Periodontal disease is caused by infections of the gum tissue in the mouth. These infections are the result of bacteria in dental plaque. In the early stages of periodontal disease (gingivitis), gum tissues may appear swollen and may also bleed. At this stage, the disease process is reversible, but if not treated the condition can worsen, resulting in periodontitis.
Periodontitis can cause permanent damage to gums and the bone supporting teeth. If left untreated, periodontitis can result in tooth loss. There is also evidence linking periodontitis and other health concerns such as cardiovascular disease.
The severity of periodontal disease is determined using dental x-rays and by measuring pocket depths. Diseased gum tissue can pull away from teeth and form “pockets” that provide a trap for plaque and bacteria.
Once the extent of the disease process is assessed, there are several options available for treating periodontal disease: Non-Surgical Periodontal Treatment (Scaling and Root Planing), Periodontal Pocket Reduction Surgery, and Laser Periodontal Therapy.
Please choose one of the treatment options below to learn more.
Scaling and Root Planing is usually performed by a dental hygienist. Plaque and bacteria are removed from the tooth surfaces under the gums to stop the damaging action that leads to periodontal pocketing and ultimately to tooth loss.
More advanced periodontal disease requires surgical intervention in order to remove the disease-causing bacteria. Once the diseased site is exposed by reflecting the gum tissue, it is thoroughly cleaned and the bony surfaces smoothed to reduce the areas that were trapping plaque and bacteria. Sutures close the surgical site and allow for healing.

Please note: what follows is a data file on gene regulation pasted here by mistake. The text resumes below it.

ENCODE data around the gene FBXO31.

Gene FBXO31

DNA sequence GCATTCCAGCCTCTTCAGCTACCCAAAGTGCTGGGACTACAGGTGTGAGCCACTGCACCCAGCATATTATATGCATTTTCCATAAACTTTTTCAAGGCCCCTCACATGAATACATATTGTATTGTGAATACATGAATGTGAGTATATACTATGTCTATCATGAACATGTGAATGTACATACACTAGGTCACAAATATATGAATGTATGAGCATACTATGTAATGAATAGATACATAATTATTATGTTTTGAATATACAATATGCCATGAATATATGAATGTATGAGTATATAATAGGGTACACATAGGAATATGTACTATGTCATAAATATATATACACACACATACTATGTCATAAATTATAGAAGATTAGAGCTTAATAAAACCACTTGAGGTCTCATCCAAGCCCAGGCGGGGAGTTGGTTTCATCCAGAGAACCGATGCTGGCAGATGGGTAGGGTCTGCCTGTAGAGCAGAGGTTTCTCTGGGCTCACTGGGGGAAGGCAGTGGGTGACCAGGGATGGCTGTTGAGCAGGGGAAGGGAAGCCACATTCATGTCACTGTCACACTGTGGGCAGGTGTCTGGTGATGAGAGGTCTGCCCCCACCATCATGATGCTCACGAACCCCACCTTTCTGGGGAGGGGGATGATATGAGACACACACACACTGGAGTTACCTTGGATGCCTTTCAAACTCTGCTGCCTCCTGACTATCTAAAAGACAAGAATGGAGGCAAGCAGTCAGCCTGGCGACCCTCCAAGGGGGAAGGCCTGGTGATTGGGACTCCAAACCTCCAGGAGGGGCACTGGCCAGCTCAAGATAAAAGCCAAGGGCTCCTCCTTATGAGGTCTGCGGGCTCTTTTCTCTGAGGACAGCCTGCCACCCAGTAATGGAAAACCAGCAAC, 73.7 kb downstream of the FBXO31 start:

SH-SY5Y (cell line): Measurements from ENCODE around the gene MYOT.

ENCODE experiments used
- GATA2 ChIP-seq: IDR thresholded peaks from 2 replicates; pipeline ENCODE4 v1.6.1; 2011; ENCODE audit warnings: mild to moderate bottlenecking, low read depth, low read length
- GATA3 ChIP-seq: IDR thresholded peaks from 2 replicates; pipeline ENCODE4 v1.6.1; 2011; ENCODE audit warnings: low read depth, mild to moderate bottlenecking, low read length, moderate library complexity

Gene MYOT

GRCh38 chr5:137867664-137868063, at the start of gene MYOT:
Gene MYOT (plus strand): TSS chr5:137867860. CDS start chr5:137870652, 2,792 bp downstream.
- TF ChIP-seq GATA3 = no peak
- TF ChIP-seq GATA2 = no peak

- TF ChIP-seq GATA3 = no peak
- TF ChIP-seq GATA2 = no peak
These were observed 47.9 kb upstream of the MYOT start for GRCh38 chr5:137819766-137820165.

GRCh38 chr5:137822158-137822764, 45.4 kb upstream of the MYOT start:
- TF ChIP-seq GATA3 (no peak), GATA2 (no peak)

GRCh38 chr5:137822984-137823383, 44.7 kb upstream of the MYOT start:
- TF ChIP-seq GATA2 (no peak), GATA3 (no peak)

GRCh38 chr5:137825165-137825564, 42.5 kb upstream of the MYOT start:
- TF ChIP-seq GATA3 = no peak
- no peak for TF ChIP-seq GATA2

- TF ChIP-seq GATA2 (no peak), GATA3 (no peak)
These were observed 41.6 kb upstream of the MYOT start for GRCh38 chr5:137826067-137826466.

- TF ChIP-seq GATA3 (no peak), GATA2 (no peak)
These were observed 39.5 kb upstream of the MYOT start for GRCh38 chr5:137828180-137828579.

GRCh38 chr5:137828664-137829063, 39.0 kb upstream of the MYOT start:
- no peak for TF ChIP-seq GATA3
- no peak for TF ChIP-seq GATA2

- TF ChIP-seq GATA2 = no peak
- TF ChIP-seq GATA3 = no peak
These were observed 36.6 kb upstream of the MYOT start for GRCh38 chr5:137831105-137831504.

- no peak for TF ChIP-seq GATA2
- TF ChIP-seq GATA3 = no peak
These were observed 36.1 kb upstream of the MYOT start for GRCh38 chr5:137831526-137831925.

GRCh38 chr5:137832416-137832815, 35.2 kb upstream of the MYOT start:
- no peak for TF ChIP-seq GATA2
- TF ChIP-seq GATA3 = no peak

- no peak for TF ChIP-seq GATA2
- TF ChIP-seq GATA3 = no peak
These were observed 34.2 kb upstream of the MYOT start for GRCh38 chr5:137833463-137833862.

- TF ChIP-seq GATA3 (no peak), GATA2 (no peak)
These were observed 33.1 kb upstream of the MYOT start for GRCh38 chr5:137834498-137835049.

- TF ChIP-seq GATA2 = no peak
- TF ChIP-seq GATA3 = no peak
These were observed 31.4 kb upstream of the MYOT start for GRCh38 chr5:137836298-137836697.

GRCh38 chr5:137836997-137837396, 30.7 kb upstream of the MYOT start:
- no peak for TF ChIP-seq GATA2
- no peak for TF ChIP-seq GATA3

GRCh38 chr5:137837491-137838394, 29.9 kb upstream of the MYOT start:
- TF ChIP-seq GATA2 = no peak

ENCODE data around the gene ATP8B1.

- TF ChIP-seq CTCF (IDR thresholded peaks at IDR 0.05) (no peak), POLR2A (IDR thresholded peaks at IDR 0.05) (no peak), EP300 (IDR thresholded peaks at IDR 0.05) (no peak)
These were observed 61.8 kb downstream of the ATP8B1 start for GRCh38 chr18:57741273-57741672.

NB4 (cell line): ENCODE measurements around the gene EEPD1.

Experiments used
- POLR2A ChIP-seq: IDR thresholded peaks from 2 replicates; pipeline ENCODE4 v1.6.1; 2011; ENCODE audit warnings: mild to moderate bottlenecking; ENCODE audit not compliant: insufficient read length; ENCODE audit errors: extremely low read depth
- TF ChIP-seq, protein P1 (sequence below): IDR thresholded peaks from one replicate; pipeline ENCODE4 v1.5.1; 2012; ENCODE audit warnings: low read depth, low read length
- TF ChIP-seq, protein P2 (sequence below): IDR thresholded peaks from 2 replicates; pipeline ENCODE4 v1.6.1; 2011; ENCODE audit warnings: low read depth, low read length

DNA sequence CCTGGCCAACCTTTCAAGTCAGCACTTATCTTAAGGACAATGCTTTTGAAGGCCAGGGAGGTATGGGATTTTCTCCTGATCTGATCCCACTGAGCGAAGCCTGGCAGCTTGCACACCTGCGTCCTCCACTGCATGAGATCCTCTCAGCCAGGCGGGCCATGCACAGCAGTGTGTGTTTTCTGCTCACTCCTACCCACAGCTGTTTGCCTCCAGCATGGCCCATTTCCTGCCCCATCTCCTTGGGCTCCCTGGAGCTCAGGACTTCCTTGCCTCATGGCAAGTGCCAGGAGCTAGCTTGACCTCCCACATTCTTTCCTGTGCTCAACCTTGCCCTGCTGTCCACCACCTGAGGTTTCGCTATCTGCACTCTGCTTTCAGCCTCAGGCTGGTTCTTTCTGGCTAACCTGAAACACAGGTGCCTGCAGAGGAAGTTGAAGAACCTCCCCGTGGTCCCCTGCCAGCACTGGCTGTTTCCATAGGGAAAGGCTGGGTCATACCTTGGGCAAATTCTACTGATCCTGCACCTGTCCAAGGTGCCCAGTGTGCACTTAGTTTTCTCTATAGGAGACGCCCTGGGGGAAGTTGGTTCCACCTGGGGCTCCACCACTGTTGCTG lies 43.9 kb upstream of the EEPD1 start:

Laser technology offers an alternative to traditional Periodontal Pocket Reduction Surgery for some patients. Your periodontist will determine which treatment is best for you.
In Laser Periodontal Therapy, a laser is used to provide access to the pocket area and then ultrasonic and hand instruments are incorporated to treat the root surfaces. The laser emits short pulses of energy at specific frequencies to remove infected tissue and to kill the bacteria causing the infection. The laser is then used again to complete the debridement process and create blood clotting, which fosters an environment that promotes healing. Incisions and sutures are not required with laser therapy. The laser is extremely safe and recovery time is short and often pain-free.
- Laser selectively removes pocket lining
- Ultrasonic and hand instruments clean root surfaces
- Laser disinfects pocket and seals the wound
- Tissue is compressed against the tooth
- Healing results in new attachment
Crown lengthening is a surgical procedure that recontours the gum tissue and often the underlying bone surrounding one or more teeth so that an adequate amount of healthy tooth is exposed. Crown lengthening is often used as part of a treatment plan for a tooth that is to be fitted with a crown. This procedure provides the necessary space between the supporting bone and crown, preventing the new crown from damaging gum tissues and bone.
Crown lengthening may also be recommended in order to make a restorative procedure possible. If a tooth is badly worn, decayed or fractured below the gum line, crown lengthening adjusts the gum and bone levels to gain access to more of the tooth so it can be restored.